How safe is my story?
Things you should know before reaching out to a Counsellor / Therapist
I think I need help.
These thoughts are driving me crazy.
If I don’t reach out to someone for help, now, I don’t think I will survive.
Maybe, I can speak to a therapist and vent it all out. At the least someone will listen to my misery.
But…. Can I trust someone I don’t know? Will they hold my story or tell it to others? What if someone comes to know? I will be shamed.
It is a risk.
In India, mental health issues are still extremely stigmatized. Many times, patients realize the need to seek help, but refrain from doing so. There is a shame associated with going to a counsellor or therapist for the fear of being tagged or branded.
With so many deterrents involved, trusting a therapist or counsellor becomes a matter of grave concern for a patient. Research shows that the relationship between a therapist and the client plays a big role in the success of therapy.
Let us explore things that an individual should know before seeking a mental health practitioner. Also, the rights of an individual as a patient.
Assurance of safety:
The Mental Health Care Act 2017 safeguards the rights of the patients in its Section 23, the right to confidentiality, Section 24, declaring Restriction on release of information in respect of mental illness, Section 25, right to access medical records, Section 26, rights to personal contacts and communication, Section 27, Right to legal aid, Section 28, Right to make complaints about the deficiencies in provision of services.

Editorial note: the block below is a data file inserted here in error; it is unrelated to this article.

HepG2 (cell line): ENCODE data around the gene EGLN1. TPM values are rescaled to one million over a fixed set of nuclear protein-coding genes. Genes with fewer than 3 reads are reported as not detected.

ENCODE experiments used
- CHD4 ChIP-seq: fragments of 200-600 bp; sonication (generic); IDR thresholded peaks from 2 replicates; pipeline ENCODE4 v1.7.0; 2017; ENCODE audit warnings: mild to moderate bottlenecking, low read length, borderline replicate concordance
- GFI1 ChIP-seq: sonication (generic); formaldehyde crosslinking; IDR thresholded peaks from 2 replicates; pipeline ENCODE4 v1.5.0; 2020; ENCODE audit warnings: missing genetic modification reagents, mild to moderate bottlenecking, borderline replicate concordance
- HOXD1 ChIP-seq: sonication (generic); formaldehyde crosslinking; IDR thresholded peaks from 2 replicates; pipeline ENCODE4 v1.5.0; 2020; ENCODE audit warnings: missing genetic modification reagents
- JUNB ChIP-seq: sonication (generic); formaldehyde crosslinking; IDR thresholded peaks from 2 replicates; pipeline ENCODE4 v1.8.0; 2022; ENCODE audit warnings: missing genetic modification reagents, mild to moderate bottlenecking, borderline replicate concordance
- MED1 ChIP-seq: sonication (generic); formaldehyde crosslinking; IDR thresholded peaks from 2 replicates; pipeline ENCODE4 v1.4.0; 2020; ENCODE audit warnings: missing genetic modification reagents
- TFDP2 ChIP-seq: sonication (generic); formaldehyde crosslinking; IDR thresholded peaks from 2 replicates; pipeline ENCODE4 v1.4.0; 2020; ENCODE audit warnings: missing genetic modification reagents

According to the provisions, a therapist divulges private details, only and if:
There is a potential risk/threat to the life of the patient of those around them, then relevant people may be informed
There is a legal notice to present the case in court proceedings or law enforcers, it cannot be a public statement
Meara et al.  list six basic principles of ethical practice: autonomy (self-determination); nonmaleficence (avoiding doing harm); beneficence (doing good and promoting client well-being); justice (fair and just treatment); fidelity (making realistic commitments and keeping promises); and veracity (truthfulness and honesty).
Therapy is a process that works best in partnership. Your therapist and you have to be a good fit. If need be, be open to seeing more therapists until you feel completely understood and comfortable.
Arati Kedia, an intermodal mental health practitioner, based in Mumbai says-
“Trust is a two-way street. Most of which is built on non-verbal communication. The energy exchange between the practitioner and her client is osmotic. Confidentiality and trust are two sides of a coin. Five factors that govern this relationship are listed below. Creating a safe space for the client to ensure a healthy working relationship entails
1. The practitioner carries neutral energy.
2. A working alliance is set up in the beginning itself.
3. Genuineness, non-judgment and confidence are important attributes of a practitioner.
5. High Emotional Quotient”
A good therapist or mental health practitioner will keep your story and sessions extremely confidential unless information shared is a threat to the person(s) involved or when the matter involves any kind of legality, that makes the bearer of the information vulnerable under the law of the land. Rest assured, the most important aspect of the therapist and patient relationship is to have mutual trust and confidentiality.